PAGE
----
Recently, the staff of the college went through a two day training facilitated by the university’s Center for Multicultural Excellence (CME). During one part of the training we were asked to hold up a “web” of string about women that was interconnected, and attached to the strings were various cards labeled “joke” or “stereotype” or “television show” or . . . you get the picture. As part of the exercise, each of us had to read the front of the card and the back of the card. It was a sobering exercise, and I felt the weight of the “web” as each of us read the word “joke” and then the joke, read the word “television show” and then the portrayal of women in the show. When we were done, our facilitator slung the “web” over her shoulder and said “here’s what we carry as we move through the world”—the jokes, the assumptions, the media images, the weight of being women.
Gosh, I sound like such a downer! It reminds me of a stereotype about women that we don’t have a sense of humor. But I have an amazing sense of humor, am even considered very funny by some of my friends (I particularly appreciate a clever pun!), and am known for having a loud and deeply-felt laugh at a good joke. So why am I not laughing these days?
I wrote in a previous blog about the absence of women in the 5280 magazine article on people of power and influence in Denver (and my letter to the editor was published this month with a link on the college’s website) and you should know, up front, that my primary “lens” on the world is seeing where women are—or are not. So I was heartened to read the front page of the Sunday Business section of the February 21 New York Times that featured Ursula M. Burns, the CEO of Xerox, on her efforts to orchestrate cultural change (“she wants its employees to take more initiative and be more fearless and frank with one another”) at Xerox. It’s also worth mentioning that Ms. Burns is African-American, married to a working dad, and together they have two children—a son and a daughter—and she was raised by a single mom who insisted that all of her children receive a college education. Quoting her mom, Ms. Burns says ““You have to learn and you have to be curious,” she would say. “You have to perform at your best. You have to worry about the things you can control. Don’t become the victim.””
But back to my sense of humor—or lack thereof. Did anyone else but me (and my best friend Barb, who called me on the phone throughout the Olympics) notice that the women athletes, regardless of age, were often referred to as “girls” and the men were never “boys”? That announcers actually referred to “catfights” when describing relations between women like some throwback to another era? And why is there men’s and “ladies” figure skating? And yet we saw powerful, athletic, graceful, talented women throughout the entire Olympics, bringing home all levels of medals throughout the competition from traditional arenas of figure skating to newer arenas of ice hockey.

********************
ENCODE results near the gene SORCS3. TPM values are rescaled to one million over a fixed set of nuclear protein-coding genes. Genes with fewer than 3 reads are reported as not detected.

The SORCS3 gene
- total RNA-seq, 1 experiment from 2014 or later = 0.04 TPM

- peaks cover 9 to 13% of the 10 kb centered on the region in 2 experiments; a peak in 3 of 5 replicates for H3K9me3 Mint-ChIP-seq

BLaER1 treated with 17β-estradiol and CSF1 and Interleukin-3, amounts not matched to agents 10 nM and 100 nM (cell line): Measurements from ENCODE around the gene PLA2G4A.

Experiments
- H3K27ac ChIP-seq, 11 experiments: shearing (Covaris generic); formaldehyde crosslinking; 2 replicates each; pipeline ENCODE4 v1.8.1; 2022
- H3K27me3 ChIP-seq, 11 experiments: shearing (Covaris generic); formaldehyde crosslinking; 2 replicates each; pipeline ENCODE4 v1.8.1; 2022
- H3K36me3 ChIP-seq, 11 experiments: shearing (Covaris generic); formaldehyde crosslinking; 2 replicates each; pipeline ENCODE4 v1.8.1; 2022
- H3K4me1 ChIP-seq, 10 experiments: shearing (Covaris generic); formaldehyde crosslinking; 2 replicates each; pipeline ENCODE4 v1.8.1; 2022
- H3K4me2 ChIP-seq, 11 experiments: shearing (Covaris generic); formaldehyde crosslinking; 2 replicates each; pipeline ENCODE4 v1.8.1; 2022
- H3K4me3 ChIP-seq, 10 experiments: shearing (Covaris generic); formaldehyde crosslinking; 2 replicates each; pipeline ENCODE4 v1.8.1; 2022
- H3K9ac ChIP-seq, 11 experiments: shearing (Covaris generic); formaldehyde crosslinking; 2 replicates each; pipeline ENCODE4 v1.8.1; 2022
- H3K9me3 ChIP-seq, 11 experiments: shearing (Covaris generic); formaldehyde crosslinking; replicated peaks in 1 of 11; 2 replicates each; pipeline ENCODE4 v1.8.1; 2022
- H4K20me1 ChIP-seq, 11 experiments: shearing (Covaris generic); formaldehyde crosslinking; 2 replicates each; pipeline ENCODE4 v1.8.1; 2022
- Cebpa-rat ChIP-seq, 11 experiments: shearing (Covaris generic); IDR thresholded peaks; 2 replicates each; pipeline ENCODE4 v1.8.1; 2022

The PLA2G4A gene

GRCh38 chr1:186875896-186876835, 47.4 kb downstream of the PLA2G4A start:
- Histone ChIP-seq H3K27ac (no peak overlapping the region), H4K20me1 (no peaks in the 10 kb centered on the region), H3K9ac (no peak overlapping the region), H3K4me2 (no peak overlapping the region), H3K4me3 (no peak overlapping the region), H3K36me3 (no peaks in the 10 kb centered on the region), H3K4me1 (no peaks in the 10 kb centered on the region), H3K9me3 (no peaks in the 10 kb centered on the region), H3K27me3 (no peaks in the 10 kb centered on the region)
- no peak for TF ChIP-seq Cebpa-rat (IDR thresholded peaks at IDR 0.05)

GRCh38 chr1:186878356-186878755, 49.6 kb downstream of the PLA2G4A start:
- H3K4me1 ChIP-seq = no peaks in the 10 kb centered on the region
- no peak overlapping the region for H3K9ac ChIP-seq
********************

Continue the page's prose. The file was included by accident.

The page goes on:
Sidebar—in the February 26 Denver Post there’s a piece called “The Mix,” where it was reported that Paris Hilton, in an ad for Brazilian beer Devassa, is “in a short black dress preening and rubbing a can of beer on herself, to the delight of onlookers watching through her window.” Brazil’s Secretariat for Women’s Affairs, addressing a Brazilian regulations that say women cannot be treated as overtly sensual objects in commercials, notes that “it’s an ad that devalues women—in particular, blond women.” Ah, I imagine that some of you are thinking that the Brazilian Secretariat for Women’s Affairs doesn’t have a sense of humor . . .
When I asked our CME trainer “did you give us the web of jokes, stereotypes, and images of women because we work at The Women’s College” she answered “no—we do this with all of our groups.”
Back in the 1980s I was introduced to the work of Bernice “Bunny” Sandler who coined the phrase “chilly classroom climate.” Bunny’s research honed in on a phenomena—“micro-inequities”—that exist throughout the educational experiences in a woman’s life. One of those inequities, in and of itself, might not make a difference, but all of the little inequities tangled together, like the web of jokes, stereotypes, and images of women that we were asked to hold in our CME training, add up over a lifetime.
I want to follow the advice of Ursula M. Burns’ mother. I want to learn and be curious. I want to perform at my best. I want to worry about the things I can control. I don’t want to be a victim. And I even want to retain—and hone—my sense of humor. I do wonder when the day will come when women will be called women, when catfights are only used to describe a fight between cats, and when beer will be marketed solely on its merits—because to some, it’s actually pleasing to drink. I want to laugh out loud and appreciate a good joke. And I want the day to come when I no longer need my “lens” on the world to notice where women are—or are not—because that lens will no longer be necessary. Until then, it seems I will not settle to being just one of the “girls.”